On Thursday, J.P. Morgan Chase's (JPM) analyst downgraded stock of the online retail giant Amazon (AMZN) from “overweight” to “neutral” and reduced its price target from $333 to $300, based on worried about gross profit growth.
The stock has gained nearly 10 percent on the year-to-date, nearly 50 percent over the last year, and has more or less been ahead of the market’s bull run of the last four. Thursday’s news, however, sent share prices down 3.42 percent to $265.70 by the closing bell.
The otherwise dominant company is set to transition from first to third party sales this year, and analysts believe that third-party sales will be slower for the remainder of 2013. Gross profit is projected at 31 percent compared to last year’s 40 percent.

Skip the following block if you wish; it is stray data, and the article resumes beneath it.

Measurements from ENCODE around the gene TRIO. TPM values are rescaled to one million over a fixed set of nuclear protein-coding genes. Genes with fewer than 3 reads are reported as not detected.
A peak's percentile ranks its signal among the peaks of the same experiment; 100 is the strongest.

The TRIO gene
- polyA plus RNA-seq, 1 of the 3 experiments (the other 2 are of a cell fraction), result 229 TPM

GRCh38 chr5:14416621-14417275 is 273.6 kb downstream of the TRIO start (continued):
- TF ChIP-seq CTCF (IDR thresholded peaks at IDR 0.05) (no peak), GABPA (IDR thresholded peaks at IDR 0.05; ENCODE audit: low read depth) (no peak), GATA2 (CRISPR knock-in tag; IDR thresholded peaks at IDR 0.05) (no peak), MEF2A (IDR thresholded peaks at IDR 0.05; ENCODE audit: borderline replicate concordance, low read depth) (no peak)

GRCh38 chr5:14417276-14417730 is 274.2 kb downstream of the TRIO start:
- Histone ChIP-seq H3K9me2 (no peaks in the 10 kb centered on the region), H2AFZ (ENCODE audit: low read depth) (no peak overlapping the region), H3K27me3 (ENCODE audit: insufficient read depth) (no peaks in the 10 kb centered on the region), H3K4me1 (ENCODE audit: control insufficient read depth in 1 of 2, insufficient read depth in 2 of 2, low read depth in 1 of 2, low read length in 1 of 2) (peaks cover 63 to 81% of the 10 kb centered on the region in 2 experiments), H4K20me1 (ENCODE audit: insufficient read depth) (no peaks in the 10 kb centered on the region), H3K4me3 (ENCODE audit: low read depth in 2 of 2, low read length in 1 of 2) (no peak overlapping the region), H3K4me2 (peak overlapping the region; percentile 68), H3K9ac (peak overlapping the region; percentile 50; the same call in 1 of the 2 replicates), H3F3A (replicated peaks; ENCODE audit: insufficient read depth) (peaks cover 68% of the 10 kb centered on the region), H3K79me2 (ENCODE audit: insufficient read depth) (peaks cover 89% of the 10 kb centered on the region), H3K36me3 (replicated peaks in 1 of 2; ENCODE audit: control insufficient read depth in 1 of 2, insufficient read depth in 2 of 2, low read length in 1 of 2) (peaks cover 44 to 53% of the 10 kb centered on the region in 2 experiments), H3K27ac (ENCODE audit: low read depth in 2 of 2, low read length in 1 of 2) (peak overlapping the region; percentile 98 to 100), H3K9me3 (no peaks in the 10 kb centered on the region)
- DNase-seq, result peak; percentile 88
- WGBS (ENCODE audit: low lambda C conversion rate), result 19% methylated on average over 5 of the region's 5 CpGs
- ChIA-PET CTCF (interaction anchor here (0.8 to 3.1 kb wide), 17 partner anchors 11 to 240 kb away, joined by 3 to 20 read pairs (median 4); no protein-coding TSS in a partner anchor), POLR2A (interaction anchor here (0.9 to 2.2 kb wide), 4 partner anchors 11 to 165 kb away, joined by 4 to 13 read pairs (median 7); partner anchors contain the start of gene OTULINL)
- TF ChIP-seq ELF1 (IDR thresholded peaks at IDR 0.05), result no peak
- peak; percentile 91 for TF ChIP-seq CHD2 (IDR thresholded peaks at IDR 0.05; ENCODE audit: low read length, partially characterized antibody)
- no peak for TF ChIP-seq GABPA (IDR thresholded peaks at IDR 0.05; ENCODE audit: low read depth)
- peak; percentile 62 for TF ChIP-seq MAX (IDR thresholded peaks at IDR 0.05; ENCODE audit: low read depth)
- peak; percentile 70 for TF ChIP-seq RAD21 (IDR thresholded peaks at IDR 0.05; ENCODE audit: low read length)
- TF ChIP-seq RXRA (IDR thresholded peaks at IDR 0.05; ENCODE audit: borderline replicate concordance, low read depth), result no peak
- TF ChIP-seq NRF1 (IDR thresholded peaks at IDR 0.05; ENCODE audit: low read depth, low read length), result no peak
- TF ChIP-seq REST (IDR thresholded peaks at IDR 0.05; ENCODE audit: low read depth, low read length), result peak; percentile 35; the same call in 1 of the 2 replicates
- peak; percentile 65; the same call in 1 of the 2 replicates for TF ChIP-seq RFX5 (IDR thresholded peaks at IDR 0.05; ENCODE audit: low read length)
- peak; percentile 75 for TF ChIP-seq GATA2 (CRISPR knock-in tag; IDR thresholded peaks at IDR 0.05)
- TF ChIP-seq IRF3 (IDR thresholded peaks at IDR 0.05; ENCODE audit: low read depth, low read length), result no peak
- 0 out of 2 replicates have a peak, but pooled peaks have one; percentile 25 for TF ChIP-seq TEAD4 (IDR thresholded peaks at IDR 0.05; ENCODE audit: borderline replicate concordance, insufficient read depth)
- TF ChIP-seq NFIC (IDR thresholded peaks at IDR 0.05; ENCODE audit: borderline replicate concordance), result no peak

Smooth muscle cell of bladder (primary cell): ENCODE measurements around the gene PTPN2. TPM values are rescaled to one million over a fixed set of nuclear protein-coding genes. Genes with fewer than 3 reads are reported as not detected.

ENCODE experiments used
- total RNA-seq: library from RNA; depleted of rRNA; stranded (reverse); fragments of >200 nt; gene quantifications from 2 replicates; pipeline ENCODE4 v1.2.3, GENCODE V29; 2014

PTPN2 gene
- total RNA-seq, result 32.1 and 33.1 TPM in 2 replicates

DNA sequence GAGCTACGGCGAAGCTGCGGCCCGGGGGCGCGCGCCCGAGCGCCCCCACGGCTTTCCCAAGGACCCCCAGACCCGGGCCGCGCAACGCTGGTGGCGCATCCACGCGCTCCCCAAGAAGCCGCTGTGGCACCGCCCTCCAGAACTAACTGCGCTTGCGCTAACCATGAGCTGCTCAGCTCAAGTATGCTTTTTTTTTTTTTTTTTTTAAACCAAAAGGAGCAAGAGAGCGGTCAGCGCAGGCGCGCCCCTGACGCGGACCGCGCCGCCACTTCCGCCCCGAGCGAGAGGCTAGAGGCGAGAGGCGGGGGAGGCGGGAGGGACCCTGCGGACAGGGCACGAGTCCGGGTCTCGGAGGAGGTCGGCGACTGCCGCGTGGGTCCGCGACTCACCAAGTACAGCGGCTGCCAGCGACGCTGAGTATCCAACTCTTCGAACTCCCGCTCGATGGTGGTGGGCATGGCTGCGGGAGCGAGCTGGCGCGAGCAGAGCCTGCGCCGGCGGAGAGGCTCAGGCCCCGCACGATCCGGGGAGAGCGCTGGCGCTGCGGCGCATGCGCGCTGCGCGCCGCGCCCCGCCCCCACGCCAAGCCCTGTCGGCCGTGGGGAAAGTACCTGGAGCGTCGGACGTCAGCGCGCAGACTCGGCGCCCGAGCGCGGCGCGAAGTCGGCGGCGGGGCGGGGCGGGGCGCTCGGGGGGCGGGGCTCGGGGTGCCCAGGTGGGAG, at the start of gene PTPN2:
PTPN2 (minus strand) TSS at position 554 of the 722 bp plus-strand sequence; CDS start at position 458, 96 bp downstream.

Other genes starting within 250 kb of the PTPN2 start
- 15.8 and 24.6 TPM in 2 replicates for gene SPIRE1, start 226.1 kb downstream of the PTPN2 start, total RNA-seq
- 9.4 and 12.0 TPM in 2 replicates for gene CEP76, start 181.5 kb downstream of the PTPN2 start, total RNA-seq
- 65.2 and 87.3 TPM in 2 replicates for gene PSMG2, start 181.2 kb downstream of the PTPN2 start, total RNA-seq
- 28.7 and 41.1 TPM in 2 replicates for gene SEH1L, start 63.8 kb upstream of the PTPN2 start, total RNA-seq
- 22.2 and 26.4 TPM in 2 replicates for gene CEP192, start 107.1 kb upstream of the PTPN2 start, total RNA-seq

Wednesday, the company announced a 10-percent price reduction for the Wi-Fi only Kindle Fire and a 20-percent reduction for the Kindle Fire 4G, though margins are expected to contract based on the cost of creating the devices coupled with their increasing popularity. This estimation was made despite claims by the company’s vice president Dave Limp that Amazon has managed to decrease production costs and wants to pass the savings on to customers.
J.P. Morgan analysts also factored in the possibility of competition coming from other e-commerce companies like eBay (EBAY) who have been working hard at staying competitive, as well as the seemingly ever-widening array of companies against which Amazon is expected to be competing in the future, not least of which are Apple (AAPL), and Google (GOOG).
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